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First Avalanche Death of 2018, Tips to Avoid Becoming a Victim

The backcountry skiing spot known as Sam's Trees, where the fatal avalanche took place.
The backcountry skiing spot known as Sam's Trees, where the fatal avalanche took place. YouTube
Update: The victim of 2018's first fatal avalanche, described below, has been identified. Get details in the item headlined "Abel Palmer, First Avalanche Victim of 2018: 'Legends Never Die.'" Continue for our previous coverage.

Original post: The first avalanche death in Colorado circa 2018 took place on Sunday, January 21, during a weekend that saw the most significant winter storm of the season in a relatively snow-starved period hit large sections of Colorado. The incident, which took place between Red Mountain Pass and the Town of Silverton in an area known to locals as Sam's Trees, serves as a tragic reminder about the importance of safety, as spelled out in ten tips from the Colorado Avalanche Information Center about how to avoid being killed in such a slide.

First official word about the accident came from CAIC, which issued a one-sentence synopsis of the accident covering the information shared above and promised a more detailed report later this week.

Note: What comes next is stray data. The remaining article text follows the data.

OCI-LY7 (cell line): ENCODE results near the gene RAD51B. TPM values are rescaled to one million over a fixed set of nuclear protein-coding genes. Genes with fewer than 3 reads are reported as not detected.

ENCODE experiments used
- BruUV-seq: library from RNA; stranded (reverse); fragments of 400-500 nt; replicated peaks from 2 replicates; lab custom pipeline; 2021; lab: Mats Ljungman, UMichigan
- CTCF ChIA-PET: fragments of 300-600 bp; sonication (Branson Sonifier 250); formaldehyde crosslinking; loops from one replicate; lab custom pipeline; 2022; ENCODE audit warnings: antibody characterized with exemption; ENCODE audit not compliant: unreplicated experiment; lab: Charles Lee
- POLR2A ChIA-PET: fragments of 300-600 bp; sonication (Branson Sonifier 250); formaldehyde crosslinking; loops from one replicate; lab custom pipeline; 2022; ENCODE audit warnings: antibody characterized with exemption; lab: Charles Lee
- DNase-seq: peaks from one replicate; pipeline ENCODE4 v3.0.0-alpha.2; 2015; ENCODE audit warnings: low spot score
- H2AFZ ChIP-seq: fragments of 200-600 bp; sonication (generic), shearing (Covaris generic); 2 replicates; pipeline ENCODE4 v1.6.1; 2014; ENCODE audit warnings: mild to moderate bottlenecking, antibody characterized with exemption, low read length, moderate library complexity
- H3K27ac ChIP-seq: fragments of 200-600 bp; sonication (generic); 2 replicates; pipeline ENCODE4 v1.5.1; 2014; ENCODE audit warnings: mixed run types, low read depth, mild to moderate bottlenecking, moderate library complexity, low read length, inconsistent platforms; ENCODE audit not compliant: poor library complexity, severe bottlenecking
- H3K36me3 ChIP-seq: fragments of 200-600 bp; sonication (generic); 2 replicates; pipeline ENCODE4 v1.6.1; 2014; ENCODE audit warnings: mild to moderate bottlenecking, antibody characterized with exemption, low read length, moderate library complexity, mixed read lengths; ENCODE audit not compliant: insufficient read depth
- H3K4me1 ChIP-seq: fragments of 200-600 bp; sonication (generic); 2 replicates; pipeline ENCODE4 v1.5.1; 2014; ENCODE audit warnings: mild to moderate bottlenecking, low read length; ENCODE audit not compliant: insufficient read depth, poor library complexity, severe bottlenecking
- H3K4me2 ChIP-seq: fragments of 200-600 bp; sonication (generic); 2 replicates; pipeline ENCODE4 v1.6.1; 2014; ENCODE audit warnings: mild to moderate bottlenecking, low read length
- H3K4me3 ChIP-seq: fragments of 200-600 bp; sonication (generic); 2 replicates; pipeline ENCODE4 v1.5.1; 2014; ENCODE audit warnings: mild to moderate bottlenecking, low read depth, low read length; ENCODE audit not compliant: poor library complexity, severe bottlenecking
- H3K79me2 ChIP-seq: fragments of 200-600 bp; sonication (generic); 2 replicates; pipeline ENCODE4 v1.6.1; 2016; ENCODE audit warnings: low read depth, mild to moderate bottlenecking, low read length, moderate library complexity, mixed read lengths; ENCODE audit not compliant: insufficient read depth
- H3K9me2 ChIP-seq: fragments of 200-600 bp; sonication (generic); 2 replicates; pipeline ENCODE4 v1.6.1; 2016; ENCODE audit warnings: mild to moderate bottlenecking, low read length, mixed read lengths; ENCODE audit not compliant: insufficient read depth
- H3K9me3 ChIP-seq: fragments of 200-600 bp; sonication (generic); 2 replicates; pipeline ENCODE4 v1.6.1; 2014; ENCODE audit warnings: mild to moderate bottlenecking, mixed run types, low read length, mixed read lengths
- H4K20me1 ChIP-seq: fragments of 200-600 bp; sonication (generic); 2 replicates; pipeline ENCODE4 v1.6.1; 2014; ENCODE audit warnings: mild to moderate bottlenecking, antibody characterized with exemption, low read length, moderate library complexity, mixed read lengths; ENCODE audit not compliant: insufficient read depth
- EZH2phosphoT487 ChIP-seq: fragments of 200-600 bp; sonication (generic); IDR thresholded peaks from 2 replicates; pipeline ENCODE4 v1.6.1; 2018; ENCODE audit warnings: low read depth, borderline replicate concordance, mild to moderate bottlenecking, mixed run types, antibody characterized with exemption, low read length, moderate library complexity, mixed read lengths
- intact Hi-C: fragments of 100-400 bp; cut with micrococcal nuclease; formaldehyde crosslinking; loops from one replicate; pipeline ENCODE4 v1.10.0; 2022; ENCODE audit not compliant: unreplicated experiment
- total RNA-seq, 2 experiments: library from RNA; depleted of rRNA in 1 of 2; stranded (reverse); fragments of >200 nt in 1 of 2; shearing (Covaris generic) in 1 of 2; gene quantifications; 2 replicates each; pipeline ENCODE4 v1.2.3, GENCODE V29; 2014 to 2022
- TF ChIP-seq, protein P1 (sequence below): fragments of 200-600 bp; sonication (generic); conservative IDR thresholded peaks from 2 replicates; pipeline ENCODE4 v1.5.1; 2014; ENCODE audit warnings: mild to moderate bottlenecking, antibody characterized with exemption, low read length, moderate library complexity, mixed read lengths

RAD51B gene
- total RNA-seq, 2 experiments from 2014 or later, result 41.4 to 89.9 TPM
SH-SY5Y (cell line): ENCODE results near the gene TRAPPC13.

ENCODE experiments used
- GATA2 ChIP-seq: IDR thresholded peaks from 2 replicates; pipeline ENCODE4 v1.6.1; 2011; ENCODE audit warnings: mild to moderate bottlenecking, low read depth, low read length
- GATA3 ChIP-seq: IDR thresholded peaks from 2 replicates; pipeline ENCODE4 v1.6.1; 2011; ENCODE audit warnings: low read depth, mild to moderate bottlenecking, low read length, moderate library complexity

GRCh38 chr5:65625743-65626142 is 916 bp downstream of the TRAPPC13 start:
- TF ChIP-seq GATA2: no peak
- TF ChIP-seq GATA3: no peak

Also weighing in was the San Miguel County Search and Rescue, whose news release points out that "the Northern San Juans have seen up to 20 inches of new snow in a 24-hour period.... Please remain vigilant while traveling in the backcountry."

The identity of the victim has not yet been made public pending next-of-kin notification.

The appeal of Sam's Trees for backcountry skiers is made clear in the following video.


The North American Avalanche Danger Scale used by the CAIC lists five levels of danger. At present, the mountains that include Sam's Trees are ranked in the third slot, labeled "Considerable." It's described like so:
Travel Advice

Dangerous avalanche conditions. Careful snowpack evaluation, cautious route-finding and conservative decision-making essential.

Likelihood of Avalanches

Natural avalanches possible; human triggered avalanches likely.

Avalanche size and distribution

Small avalanches in many areas; or large avalanches in specific areas; or very large avalanches in isolated areas.
Last March, during a period of even higher avalanche danger, we reached out to Scott Toepfer, a veteran mountain weather and avalanche forecaster with the CAIC. Below, read ten safety tips for those who venture into the snowy Colorado outdoors at this time of year.
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